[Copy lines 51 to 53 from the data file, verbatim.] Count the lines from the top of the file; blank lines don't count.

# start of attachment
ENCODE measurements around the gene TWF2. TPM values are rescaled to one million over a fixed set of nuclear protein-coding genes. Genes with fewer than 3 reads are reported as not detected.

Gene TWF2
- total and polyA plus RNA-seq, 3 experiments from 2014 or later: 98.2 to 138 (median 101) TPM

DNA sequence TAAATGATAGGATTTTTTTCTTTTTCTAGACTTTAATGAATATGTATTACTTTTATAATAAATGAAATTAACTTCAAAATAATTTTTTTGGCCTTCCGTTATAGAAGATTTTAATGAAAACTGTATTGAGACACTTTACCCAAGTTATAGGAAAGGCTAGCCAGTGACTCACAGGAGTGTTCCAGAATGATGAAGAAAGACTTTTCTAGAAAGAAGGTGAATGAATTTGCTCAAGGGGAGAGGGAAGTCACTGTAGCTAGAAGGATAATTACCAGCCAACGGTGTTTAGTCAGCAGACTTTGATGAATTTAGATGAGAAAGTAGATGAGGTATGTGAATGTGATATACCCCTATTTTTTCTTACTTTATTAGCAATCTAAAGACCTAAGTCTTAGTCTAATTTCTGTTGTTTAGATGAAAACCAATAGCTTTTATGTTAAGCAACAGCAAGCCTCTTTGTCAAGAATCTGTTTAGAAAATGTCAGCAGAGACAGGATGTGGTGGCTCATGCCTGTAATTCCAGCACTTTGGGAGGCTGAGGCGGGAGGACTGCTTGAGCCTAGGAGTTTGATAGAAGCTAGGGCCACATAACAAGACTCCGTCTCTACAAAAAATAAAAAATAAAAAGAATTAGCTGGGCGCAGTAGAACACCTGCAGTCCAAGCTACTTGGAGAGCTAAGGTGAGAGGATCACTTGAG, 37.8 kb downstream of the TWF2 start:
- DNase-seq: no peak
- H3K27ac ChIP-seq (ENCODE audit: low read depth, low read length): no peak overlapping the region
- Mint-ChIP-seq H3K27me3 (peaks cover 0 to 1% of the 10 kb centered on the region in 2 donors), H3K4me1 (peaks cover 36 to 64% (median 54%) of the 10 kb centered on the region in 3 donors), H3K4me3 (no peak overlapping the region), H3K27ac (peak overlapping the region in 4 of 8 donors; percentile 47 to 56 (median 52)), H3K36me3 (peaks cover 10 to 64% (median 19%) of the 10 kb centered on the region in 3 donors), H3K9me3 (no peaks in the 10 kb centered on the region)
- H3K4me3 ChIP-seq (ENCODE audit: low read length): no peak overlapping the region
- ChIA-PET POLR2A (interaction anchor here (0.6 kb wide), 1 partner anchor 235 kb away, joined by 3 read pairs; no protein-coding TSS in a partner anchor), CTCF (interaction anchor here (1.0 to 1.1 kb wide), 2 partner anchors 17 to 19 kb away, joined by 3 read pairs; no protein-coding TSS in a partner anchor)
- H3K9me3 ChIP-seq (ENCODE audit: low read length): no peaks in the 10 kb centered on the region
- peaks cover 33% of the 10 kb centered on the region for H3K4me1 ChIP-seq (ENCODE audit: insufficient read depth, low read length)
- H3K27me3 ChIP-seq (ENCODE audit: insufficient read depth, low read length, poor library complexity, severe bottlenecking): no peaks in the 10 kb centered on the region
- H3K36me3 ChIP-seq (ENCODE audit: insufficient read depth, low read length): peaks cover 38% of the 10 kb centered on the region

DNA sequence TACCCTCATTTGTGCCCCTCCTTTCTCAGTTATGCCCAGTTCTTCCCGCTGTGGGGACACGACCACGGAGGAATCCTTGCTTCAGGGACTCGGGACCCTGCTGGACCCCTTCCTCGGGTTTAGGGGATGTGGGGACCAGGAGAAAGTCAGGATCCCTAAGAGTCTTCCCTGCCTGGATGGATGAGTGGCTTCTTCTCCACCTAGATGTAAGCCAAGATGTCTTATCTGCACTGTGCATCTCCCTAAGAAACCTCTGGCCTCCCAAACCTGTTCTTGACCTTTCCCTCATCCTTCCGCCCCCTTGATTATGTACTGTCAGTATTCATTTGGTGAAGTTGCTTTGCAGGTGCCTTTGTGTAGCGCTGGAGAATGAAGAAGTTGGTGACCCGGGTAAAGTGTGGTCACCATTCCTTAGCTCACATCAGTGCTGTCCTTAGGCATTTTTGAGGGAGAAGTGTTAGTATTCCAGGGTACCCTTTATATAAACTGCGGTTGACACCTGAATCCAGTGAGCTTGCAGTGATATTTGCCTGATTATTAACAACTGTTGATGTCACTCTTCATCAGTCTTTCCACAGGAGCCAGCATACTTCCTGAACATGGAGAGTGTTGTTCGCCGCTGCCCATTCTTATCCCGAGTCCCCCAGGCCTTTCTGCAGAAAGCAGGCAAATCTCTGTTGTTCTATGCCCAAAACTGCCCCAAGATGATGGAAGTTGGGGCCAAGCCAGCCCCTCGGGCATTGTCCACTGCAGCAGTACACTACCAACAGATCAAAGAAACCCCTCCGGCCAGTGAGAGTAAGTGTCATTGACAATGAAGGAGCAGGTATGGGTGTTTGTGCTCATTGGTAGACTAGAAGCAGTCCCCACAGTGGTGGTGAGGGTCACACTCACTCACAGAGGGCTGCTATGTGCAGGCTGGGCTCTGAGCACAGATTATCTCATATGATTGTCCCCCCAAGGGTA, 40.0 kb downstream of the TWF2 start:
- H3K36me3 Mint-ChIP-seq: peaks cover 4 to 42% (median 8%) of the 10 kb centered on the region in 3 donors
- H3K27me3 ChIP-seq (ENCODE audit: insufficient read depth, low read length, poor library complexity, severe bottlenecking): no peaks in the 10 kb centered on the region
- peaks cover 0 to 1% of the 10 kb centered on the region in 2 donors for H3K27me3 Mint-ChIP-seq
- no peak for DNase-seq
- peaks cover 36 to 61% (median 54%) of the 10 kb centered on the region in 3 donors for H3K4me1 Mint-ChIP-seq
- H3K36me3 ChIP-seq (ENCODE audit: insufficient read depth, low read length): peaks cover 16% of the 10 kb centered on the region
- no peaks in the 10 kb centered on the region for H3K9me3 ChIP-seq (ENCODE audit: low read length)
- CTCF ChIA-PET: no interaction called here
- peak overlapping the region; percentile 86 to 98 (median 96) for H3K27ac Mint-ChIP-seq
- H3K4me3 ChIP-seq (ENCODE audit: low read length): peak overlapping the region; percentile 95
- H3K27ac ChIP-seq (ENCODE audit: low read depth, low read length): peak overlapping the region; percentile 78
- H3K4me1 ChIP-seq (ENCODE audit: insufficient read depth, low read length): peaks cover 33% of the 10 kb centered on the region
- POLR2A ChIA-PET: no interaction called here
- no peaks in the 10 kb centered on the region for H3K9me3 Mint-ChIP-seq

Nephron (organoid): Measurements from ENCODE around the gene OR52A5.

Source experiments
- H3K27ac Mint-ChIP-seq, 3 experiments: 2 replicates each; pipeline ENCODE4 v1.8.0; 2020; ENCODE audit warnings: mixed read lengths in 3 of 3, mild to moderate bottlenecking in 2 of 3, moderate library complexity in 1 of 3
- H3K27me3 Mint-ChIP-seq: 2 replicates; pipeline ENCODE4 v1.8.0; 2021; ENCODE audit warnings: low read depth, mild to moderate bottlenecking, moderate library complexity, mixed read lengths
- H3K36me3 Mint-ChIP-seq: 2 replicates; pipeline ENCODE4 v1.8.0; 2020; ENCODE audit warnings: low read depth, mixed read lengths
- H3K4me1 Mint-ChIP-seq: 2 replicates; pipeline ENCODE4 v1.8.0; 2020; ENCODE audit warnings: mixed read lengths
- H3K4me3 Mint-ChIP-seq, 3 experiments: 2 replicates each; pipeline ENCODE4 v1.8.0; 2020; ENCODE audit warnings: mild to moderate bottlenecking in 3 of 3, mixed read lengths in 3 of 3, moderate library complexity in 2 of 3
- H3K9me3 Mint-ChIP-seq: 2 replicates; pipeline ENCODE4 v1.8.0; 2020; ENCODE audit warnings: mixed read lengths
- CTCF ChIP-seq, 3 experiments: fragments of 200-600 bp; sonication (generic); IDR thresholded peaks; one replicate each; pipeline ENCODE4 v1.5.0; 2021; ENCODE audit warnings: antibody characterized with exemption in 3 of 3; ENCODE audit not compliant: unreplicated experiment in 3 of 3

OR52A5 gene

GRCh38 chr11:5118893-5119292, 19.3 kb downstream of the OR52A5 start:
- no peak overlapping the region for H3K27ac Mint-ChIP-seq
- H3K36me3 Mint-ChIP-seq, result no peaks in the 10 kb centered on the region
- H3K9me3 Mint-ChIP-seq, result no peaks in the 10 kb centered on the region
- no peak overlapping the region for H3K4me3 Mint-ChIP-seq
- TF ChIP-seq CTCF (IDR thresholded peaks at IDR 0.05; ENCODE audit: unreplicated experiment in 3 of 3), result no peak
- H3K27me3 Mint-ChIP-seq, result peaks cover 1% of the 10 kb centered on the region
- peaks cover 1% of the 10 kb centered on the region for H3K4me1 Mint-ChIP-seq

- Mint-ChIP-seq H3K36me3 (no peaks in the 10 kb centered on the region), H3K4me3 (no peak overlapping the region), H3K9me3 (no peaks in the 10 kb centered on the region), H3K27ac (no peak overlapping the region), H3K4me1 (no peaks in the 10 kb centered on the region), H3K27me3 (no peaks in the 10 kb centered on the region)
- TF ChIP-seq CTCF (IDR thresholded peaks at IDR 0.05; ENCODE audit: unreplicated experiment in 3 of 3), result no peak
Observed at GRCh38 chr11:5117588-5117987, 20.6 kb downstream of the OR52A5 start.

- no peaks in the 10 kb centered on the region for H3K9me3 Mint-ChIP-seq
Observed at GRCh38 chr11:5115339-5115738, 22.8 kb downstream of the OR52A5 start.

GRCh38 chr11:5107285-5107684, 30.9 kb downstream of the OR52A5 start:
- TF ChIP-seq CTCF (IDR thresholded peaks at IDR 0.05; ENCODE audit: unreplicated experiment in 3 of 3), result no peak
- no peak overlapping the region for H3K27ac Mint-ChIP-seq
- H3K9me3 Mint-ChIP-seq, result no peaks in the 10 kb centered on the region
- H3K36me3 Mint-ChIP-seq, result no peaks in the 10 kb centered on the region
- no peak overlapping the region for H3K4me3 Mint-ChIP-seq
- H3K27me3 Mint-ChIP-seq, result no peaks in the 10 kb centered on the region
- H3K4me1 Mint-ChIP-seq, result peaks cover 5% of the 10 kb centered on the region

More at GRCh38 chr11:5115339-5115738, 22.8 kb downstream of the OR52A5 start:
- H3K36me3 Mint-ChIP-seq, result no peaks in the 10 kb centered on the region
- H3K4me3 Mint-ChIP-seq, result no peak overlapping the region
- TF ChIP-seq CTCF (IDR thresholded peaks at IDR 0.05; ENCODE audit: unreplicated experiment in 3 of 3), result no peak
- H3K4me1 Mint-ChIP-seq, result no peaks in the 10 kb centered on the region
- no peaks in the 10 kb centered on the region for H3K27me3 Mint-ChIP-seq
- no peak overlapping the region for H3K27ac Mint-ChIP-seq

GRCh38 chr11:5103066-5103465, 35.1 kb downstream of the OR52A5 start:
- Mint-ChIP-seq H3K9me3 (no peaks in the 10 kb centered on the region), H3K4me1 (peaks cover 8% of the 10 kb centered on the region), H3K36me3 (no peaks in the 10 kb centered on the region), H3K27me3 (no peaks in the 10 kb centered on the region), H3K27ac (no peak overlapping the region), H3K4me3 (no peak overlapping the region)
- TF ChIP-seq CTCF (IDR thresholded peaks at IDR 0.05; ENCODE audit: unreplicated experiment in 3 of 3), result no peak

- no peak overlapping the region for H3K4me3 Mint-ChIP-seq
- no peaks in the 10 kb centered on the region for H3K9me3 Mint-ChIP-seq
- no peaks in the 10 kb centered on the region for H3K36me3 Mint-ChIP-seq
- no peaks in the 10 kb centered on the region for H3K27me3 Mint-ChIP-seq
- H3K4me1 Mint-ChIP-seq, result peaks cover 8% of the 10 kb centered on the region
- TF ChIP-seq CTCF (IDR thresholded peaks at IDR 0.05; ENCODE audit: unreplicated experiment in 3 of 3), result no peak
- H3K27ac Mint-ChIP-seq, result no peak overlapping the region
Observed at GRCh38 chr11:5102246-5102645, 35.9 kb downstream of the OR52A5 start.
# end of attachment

Observed at GRCh38 chr11:5115339-5115738, 22.8 kb downstream of the OR52A5 start.

GRCh38 chr11:5107285-5107684, 30.9 kb downstream of the OR52A5 start:
- TF ChIP-seq CTCF (IDR thresholded peaks at IDR 0.05; ENCODE audit: unreplicated experiment in 3 of 3), result no peak